Verizon is planning to take its TV programming to the iPad early next year. At a press demo of new FiOS features at the home of company CTO Shaygan Kheradpir, Verizon showed off an iPad app that would pull live streams of channels from the FiOS system. Reuters reports that the "What Hot" app would let the viewer choose the channel from a touch-screen menu that may also have a range of sorting options.
While this sounds like the much-discussed but never implemented "TV Everywhere" model, the Verizon plan is not quite that flexible. Because of licensing right with the major content providers, a distinction may be drawn between TV viewed in the house of a subscriber and TV viewed outside of the home. Verizon told Reuters that it did not plan to pay its content partners more if customers used the service in their home. "When you take it outside the home there are conversations we're having about how this will work," says Strategy Planner Shawn Strickland.
Apparently the technology has already been put in place for this to happen and it all boils down to negotiating rights. According to CNet, one Verizon executive argued that this extra screen (or tow or three) in the house worked to the benefit of content because it allowed for more diverse viewing among individual family members without the need for another set top box. In fact, arguably, as more devices, including TVs, become WiFi-enabled the set top box itself could be phased out. As IPTV, FiOS was designed to work from the cloud anyway, so devices could conceivably access the same programming anywhere without the hardware intermediary of a box. FiOS is planning to release mobile apps that will carry video on-demand services later this year. The iPad is just the first of other tablet executions, including an Android version. While the tech is ready, the FiOS iPad app likely won't get out from under lawyers' scrutiny until early 2011.
Actually, better than eliminating the set top box, a Tablet-ized second, third or fourth household screen also eliminates the clunky remote that also gets in the way of better ITV experiences currently. The prospect of a portable and relatively cheap TV screen that moves with you around the house is even more compelling when attached to a touch interface. One can imagine much more interactive kinds of video content that had eluded the set top box and TV environment working much better here. From games to multiple-angle shows to in-show voting to activating pop-up data (a text recipe during a cooking show?) a touch screen would overcome a number of hurdles.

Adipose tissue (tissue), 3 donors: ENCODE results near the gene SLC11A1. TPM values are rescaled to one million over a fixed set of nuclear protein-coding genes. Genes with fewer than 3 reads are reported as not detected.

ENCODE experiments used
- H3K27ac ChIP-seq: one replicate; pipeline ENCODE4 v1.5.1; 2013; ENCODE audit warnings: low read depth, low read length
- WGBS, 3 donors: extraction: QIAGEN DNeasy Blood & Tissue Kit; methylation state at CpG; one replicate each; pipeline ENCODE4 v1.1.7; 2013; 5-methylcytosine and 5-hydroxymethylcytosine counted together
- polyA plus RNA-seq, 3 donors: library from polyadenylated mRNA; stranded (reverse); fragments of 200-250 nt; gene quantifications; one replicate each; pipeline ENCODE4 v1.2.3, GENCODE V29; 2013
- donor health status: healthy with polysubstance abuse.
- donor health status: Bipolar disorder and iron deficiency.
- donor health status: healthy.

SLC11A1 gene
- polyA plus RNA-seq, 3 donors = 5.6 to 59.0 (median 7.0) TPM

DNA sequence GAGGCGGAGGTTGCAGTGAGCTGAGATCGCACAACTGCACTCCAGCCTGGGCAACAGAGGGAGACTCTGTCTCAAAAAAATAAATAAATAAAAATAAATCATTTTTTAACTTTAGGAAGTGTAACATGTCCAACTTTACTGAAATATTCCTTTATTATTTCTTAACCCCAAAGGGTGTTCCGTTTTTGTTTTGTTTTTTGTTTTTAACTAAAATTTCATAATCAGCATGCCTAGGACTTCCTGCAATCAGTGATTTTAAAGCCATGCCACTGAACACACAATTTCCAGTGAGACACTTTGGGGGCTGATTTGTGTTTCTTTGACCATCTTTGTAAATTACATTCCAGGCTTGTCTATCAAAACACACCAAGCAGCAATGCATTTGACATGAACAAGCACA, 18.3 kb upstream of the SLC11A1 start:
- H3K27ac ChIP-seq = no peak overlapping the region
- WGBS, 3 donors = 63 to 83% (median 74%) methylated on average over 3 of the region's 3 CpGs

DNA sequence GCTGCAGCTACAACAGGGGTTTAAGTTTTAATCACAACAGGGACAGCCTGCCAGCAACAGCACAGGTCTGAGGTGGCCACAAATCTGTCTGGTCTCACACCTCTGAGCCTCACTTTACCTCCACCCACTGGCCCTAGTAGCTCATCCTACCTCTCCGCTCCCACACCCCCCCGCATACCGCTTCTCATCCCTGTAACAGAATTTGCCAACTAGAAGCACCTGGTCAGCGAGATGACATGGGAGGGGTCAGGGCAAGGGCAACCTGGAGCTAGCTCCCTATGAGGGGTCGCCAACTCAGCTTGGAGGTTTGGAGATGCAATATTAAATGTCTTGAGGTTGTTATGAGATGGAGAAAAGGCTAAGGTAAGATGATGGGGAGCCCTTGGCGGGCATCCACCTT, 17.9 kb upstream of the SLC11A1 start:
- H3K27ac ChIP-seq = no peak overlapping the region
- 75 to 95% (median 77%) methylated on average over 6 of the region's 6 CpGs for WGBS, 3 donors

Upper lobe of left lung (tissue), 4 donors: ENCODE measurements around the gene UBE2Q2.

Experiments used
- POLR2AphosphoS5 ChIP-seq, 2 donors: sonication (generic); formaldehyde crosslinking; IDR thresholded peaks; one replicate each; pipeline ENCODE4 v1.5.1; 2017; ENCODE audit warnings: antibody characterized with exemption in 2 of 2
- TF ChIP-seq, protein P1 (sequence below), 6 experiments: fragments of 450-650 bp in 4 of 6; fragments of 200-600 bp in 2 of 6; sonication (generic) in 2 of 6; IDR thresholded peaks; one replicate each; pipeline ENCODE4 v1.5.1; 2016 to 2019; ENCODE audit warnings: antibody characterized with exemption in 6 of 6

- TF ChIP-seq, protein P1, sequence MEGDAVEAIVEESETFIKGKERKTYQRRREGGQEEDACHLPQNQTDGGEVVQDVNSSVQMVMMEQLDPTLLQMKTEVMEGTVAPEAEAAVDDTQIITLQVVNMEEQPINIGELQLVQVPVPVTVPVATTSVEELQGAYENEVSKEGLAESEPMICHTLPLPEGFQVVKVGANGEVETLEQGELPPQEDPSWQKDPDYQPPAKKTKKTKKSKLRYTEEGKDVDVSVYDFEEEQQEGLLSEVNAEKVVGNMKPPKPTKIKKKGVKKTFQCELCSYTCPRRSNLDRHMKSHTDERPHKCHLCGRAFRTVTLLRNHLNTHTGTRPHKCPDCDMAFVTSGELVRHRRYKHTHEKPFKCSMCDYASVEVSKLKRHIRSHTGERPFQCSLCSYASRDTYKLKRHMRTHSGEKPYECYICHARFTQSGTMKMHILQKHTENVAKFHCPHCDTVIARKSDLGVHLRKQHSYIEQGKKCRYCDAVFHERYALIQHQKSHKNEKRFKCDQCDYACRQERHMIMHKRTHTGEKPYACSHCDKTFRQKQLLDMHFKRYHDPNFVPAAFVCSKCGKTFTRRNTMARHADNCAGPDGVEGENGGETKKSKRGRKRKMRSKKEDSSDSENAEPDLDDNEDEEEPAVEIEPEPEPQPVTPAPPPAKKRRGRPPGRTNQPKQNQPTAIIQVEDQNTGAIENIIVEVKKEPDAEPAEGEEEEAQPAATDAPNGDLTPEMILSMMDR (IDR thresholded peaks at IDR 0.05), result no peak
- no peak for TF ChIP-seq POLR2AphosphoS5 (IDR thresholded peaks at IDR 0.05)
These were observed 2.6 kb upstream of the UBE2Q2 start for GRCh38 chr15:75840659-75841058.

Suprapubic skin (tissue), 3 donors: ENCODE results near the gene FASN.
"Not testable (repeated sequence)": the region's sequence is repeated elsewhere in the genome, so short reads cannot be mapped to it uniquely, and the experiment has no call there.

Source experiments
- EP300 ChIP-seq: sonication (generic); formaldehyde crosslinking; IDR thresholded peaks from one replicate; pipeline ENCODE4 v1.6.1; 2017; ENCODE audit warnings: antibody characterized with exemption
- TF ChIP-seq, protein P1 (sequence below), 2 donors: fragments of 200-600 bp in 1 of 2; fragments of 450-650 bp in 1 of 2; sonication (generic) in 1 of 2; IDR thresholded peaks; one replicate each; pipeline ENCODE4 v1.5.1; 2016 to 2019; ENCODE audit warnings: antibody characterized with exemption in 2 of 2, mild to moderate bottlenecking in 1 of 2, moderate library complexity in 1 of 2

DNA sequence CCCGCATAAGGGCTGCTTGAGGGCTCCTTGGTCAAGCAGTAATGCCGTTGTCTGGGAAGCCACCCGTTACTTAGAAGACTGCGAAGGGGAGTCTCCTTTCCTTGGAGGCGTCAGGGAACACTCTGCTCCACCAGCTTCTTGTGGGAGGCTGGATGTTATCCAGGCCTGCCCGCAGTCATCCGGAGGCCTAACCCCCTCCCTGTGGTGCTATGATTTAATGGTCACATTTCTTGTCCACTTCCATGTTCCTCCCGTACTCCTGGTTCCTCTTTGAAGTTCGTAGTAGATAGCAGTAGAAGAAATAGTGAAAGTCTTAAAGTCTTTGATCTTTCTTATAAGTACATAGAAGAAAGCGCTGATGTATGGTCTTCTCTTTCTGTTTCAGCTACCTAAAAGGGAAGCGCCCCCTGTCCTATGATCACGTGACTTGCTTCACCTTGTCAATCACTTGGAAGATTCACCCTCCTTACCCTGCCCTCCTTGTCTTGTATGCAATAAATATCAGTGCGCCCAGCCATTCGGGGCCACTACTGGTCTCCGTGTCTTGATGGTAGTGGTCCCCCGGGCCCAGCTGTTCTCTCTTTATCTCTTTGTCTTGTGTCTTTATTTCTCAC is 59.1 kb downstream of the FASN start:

First, it is truly personal and likely being viewed by one person. A natural problem with ITV had always been that interactivity is a highly personal experience but TV is social. Who in the room of people controls the options interactive TV allows? Talk about fighting over the remote. With a tablet the experience is as individual as the PC desktop and allows much greater interactivity.
And think of the value of the feedback loop a touch interface might supply to content providers. Traditional media's understandable knee jerk response to TV Everywhere is to protect their own property values. But as the media moves onto different platform there is also a much greater opportunity to see how the user is interacting with the content directly. Perhaps the question for media shouldn't be whether and at what cost their content can go to new platforms, but who gets to the torrent of data the emerging platforms will give back.